[From 1911 MacDonnell Inquiry]



St. Thomas' Vicarage,

Isle of Man.

SIR, 3rd June, 1911.
As Chairman of the " Manx Museum and
Ancient Monuments Trustees," I have, at the request
of my co-trustees, written the enclosed note on the
constitution and antiquity of the Tynwald. It is with
much reluctance that I intrude in this way, but it
seemed to me better to do so than that it should have
to be said, after all is ended, "Why did not someone
point this out to us? "

Your obedient servant,

Note on the Tynwald ; its constitution and antiquity.

The Manx Tynwald is the only one now left in the
world. Wherever the Northmen settled Tynwalds
were instituted for the purposes of making laws and
of enforcing obedience. The " unit " of a Tynwald is
twelve representatives of the people and one Deemster.
In Iceland four local Tynwalds became amalgamated
in course of time, to represent the whole Island, so that
the All-moot or Althing, as this union of Tynwalds was
called, consisted of four Deemsters and forty-eight
representatives of the people. In the Isle of Man
there were anciently two Tynwalds-one in the North
and one in the South-which became united, but the
old name was retained, that is why we have two
Deemsters, still called the Southern and the Northern
Deemster, and twenty-four Keys.

When the late Dr. Vigfusson, reader in Icelandic
at Oxford, came here, and when Dr. Sõderberg of Lund
University was here investigating Norse antiquities in
the British Isles, for the Swedish Government, each of
them was enchanted to find a real Tynwald still in being,
true to the primitive type, and retaining traces of sun
worship in its ritual. They had thought that the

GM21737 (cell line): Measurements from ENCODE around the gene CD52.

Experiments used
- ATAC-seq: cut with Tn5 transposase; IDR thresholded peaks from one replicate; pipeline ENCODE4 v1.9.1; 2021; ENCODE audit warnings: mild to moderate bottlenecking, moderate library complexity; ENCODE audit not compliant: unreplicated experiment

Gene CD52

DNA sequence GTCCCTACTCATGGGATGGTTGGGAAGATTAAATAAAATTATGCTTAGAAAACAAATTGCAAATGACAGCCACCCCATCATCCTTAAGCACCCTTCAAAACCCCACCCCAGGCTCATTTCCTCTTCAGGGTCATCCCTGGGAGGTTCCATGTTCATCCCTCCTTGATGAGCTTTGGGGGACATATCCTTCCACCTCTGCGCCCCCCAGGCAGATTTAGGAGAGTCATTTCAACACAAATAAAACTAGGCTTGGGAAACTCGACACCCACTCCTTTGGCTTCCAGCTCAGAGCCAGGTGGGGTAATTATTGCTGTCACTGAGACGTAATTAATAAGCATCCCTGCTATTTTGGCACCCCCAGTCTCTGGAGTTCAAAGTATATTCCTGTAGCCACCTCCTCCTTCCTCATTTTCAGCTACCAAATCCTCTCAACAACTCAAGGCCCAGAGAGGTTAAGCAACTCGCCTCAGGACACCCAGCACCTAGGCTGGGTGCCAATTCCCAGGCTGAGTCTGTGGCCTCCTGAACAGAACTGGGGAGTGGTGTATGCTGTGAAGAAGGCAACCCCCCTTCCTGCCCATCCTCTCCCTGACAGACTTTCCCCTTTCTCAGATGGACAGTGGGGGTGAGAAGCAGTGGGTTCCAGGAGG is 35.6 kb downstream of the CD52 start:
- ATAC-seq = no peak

Icelandic Althing, which was abolished by the Danish
Government more than a century ago, was the last to
disappear, and their delight at finding one still
surviving was quite touching.

The word "Deemster," according to Vigfusson,
means " Deemsteerer "-the steerer of judgment; he
was one who watched over the law-makers, that they
did not contradict the ancient laws and customs that
had come down by tradition-the " breast-laws " as
they were called here, and when the Tynwald sat in
judgment on any breach of law, he was like the Judge
" steering " the verdict of the jury.

The question of the Council does not come in at all
-the essentials of a Tynwald are twelve representatives
and one Deemster, or a multiplication of those numbers.
If it is not possible to retain two Deemsters as
" Steerers of Justice," might it be possible to have one
in that capacity, and the other as the " Steerer of the
Law-makers," so that between them they would fulfil
the two duties of the Deemsters of old time ?

It would be sad if this unique link with the past
were now to be snapped, and all antiquaries would
deeply regret it.



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